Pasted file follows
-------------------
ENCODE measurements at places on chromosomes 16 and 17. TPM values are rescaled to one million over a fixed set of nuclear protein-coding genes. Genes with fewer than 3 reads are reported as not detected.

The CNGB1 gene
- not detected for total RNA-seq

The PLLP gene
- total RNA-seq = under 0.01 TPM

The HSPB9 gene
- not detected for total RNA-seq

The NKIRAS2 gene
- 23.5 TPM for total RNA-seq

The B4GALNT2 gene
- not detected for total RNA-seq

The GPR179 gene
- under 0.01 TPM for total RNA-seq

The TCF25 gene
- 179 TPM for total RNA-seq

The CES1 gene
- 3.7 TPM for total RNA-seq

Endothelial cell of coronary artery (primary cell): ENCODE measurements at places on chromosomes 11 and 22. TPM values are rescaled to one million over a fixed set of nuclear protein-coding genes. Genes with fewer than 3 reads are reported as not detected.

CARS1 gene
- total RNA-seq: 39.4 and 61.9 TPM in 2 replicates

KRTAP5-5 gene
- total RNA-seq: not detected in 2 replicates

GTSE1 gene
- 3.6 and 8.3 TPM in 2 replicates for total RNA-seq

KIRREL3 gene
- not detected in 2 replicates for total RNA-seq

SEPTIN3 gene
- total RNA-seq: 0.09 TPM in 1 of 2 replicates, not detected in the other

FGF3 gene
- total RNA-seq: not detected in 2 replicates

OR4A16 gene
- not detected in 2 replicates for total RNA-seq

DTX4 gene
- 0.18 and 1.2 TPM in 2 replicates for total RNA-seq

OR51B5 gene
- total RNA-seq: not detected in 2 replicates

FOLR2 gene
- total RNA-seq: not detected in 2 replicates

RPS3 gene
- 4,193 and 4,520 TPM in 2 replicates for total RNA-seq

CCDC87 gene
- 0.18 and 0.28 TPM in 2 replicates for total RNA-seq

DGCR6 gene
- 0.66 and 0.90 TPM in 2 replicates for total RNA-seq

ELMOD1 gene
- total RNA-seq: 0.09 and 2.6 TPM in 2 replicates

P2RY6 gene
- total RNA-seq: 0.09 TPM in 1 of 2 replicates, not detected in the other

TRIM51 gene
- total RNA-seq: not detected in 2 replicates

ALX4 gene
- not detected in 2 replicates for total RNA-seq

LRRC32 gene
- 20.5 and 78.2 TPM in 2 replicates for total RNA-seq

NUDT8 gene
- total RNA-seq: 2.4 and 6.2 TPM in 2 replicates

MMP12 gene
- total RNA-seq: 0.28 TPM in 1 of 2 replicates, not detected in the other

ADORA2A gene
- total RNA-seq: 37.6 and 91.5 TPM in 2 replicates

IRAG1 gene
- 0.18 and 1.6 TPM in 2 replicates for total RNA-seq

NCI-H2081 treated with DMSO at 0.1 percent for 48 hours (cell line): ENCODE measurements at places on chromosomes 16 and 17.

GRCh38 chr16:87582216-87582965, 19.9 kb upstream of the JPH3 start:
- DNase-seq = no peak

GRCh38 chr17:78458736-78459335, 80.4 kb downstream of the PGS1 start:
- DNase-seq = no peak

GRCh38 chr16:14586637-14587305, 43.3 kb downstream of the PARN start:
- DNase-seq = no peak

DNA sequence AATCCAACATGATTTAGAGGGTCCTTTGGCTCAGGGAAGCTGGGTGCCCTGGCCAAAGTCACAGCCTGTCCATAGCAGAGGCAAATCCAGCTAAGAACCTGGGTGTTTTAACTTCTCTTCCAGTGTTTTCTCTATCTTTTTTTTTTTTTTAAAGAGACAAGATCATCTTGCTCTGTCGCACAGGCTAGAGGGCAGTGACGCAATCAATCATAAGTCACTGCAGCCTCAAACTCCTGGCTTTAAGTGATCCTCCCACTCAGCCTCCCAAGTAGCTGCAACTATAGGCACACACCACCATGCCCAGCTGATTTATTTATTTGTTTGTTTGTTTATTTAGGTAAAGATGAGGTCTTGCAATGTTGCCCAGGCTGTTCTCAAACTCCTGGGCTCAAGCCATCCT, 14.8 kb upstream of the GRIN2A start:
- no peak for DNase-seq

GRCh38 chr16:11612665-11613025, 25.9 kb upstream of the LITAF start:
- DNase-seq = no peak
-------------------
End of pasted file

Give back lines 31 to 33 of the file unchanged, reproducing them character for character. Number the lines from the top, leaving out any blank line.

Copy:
OR4A16 gene
- not detected in 2 replicates for total RNA-seq

DTX4 gene